Beth's Box

#Blogtober17 – To Kill a Mockingbird – A life-changing novel for an impressionable young girl

14th October 2017

I didn’t know where to go with this #Blogtober17 prompt, Novels.  I love to read.   It’s one thing I can’t remember learning.  It just feels like I’ve always been reading.  The first novel I remember really having an impact on me was Harper Lee’s To Kill a Mockingbird. 

I was brought up in a small village.  Ethnic diversity was not something I came across often.  I had a friend who was Chinese but differences in skin colour weren’t really something I thought about.  It wasn’t until I went to secondary school that I saw a black person on a regular basis… and even then it wasn’t an issue at all.  He became one of my closest friends as the years went on.

It was before secondary school, however, that I read To Kill a Mockingbird.  It was a time before I knew of Martin Luther King; a time before I understood exactly what racial discrimination was.  My eyes were opened and I was given a new sense of identity.  I suppose it was then that I formed my opinions on racism and discrimination.  

The story of the Finch family and Atticus’ decision to defend a black man falsely accused of rape despite the prevalence of racial discrimination and prejudice has followed me into adulthood.  To Kill a Mockingbird was so far ahead of it’s time that it’s still very relevant now. 

I learned so many lessons from Harper Lee’s incredible story.  I learned about tolerance, acceptance, responsibility, empathy.  I discovered the meanings behind phrases I had never paid much heed to – prejudice, discrimination, racism, ethnic superiority, inferiority.  My eyes were opened to the hate that has been, is and always will be in this world.

I wanted to know if I was alone in this, so asked others what they took from To Kill a Mockingbird… this is what they said.

To Kill a Mockingbird was ahead of its time it was but yet for many years afterwards there was still racial segregation in the US and even now it feels like a divided country in parts. jibberjabberuk.co.uk

 

How important it is to stand up for what you believe in. Atticus Finch is probably my favourite book character of all time. householdmoneysaving.com

 

Compassion. I read it again as an adult and fell in love with it a over again. Despite being introduced to it in school it’s probably one of my favourite books themammafairy.com

 

How unfair life is. The book was waaay ahead of it’s time & still is in many ways… crummymummy.co.uk

 

Always stick to your beliefs and never let anyone change them justaveragejen.com

 

That doing the right thing is always right, even when everyone tells you that you are wrong for doing it. allaboutamummy.co.uk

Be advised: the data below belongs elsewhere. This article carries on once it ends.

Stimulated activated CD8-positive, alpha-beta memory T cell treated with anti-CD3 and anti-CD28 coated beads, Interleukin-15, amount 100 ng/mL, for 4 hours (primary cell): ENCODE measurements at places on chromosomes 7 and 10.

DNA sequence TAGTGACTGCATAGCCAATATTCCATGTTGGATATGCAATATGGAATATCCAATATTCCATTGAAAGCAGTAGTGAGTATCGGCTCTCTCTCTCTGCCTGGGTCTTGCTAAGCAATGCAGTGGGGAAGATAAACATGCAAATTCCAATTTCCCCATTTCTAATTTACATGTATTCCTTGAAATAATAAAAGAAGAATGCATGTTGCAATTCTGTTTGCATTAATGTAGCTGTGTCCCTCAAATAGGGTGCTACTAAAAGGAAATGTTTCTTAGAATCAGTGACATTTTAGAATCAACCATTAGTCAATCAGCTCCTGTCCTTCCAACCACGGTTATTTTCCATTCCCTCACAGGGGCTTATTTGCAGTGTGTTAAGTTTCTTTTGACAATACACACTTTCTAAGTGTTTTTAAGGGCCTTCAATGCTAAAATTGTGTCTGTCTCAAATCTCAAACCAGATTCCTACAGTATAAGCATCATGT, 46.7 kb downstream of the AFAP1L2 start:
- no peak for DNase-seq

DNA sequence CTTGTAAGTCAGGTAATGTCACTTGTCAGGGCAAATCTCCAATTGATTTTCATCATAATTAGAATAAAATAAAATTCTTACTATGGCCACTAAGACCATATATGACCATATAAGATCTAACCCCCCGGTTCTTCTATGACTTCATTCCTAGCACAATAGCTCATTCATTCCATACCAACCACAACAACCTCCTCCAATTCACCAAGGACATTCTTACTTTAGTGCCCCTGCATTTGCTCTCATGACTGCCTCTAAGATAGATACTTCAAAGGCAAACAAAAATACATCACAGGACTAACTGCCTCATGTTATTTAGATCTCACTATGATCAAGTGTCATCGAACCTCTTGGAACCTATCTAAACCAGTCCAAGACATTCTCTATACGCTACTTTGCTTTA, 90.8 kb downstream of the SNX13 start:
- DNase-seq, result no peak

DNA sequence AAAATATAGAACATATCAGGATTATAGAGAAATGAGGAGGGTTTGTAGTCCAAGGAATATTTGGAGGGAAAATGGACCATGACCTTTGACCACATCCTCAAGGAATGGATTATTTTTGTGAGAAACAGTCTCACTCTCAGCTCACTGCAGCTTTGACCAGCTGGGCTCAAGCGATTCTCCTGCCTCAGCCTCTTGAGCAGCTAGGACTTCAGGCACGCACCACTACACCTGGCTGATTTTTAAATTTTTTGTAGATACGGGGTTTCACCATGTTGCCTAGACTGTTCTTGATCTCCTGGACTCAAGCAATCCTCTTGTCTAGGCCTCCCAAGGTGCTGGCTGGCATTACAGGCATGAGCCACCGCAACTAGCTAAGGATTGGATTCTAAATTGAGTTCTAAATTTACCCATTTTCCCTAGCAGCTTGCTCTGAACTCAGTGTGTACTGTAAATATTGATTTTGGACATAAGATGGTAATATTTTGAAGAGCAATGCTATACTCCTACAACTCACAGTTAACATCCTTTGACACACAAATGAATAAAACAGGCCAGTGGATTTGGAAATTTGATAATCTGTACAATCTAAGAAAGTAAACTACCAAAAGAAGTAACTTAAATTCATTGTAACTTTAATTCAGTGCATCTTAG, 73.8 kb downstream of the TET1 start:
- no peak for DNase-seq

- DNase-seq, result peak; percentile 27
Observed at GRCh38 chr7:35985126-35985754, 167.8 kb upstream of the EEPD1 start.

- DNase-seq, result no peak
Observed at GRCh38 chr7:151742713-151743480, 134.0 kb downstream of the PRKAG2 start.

You should remain true to yourself and what you believe, even when times are tough. autumnsmummyblog.com

 

How doing right is important even when it makes you unpopular. Still my favourite book. chaosandconversation.com

 

That sometimes you need to stand in another person’s shoes – look at things from another perspective to really understand. My favourite book.  bettertogetherhome.com

 

To make your own opinions of people & not listen to gossip. People are not always as they seem.  theunnaturalmother.co.uk

 

The main thing I took from it was the importance of tolerance & equality – of treating everyone equally and never judging someone before getting to know them. welshmum.co.uk

 

That people we don’t necessarily like can surprise us and that you should never judge a book by its covers.  wavetomummy.com

 

This is one of my all time favourite books. I’ve read it loads and it never loses it’s appeal. Every time I read it I am reminded of how ahead of its time it was, how you should always stand up for what you believe and never judge people until you know them better, as they may surprise you.  mychaoticallyeclecticlife.com

 

I remember being really moved by the way Atticus sees beyond skin colour despite society’s prejudice. He sees people as people and he’s fair and just. I remembwr wanting to be a lawyer just like him, helping people who are in unjust situations and treating rooks with dignity and fairness. He is so kind, fearless and wise and I still to this day admire that. It definitely shaped how I see the world and how I treat people. kellyallenwriter.com

 

I can safely say I’m not alone in my thoughts on To Kill a Mockingbird.  It really was ahead of it’s time and an amazingly thought provoking novel that is more than worthy of a mention.

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